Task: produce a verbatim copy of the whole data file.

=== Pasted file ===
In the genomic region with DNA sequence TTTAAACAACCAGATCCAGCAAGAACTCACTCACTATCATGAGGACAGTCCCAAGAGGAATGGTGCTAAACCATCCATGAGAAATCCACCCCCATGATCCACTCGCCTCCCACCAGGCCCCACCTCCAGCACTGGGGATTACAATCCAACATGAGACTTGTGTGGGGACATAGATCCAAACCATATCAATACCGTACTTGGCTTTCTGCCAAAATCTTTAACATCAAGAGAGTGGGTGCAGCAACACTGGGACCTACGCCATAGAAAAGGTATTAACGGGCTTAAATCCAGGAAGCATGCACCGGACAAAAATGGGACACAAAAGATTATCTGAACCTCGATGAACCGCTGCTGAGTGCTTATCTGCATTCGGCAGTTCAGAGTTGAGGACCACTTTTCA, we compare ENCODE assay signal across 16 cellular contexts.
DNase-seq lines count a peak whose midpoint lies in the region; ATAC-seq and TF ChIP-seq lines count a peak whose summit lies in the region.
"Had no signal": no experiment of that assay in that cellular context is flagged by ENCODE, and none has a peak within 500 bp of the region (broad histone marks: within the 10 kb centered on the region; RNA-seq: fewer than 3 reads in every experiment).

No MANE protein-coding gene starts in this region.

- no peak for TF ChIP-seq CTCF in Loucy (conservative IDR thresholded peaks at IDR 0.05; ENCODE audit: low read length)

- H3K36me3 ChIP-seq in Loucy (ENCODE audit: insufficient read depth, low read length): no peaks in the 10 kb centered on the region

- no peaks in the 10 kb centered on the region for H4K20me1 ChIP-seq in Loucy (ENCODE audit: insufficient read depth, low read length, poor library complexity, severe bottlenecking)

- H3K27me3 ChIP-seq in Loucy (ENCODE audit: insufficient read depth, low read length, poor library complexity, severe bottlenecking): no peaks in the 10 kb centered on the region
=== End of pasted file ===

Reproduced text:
In the genomic region with DNA sequence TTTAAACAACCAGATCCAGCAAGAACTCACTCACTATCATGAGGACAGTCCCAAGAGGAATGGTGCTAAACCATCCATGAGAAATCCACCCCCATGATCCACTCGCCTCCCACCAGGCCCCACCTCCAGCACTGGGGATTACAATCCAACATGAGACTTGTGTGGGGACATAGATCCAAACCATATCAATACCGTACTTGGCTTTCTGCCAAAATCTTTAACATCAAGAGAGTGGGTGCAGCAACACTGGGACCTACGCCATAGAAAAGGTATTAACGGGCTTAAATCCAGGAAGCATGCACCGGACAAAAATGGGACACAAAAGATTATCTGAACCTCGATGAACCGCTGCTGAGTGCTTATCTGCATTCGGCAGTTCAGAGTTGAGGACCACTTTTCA, we compare ENCODE assay signal across 16 cellular contexts.
DNase-seq lines count a peak whose midpoint lies in the region; ATAC-seq and TF ChIP-seq lines count a peak whose summit lies in the region.
"Had no signal": no experiment of that assay in that cellular context is flagged by ENCODE, and none has a peak within 500 bp of the region (broad histone marks: within the 10 kb centered on the region; RNA-seq: fewer than 3 reads in every experiment).

No MANE protein-coding gene starts in this region.

- no peak for TF ChIP-seq CTCF in Loucy (conservative IDR thresholded peaks at IDR 0.05; ENCODE audit: low read length)

- H3K36me3 ChIP-seq in Loucy (ENCODE audit: insufficient read depth, low read length): no peaks in the 10 kb centered on the region

- no peaks in the 10 kb centered on the region for H4K20me1 ChIP-seq in Loucy (ENCODE audit: insufficient read depth, low read length, poor library complexity, severe bottlenecking)

- H3K27me3 ChIP-seq in Loucy (ENCODE audit: insufficient read depth, low read length, poor library complexity, severe bottlenecking): no peaks in the 10 kb centered on the region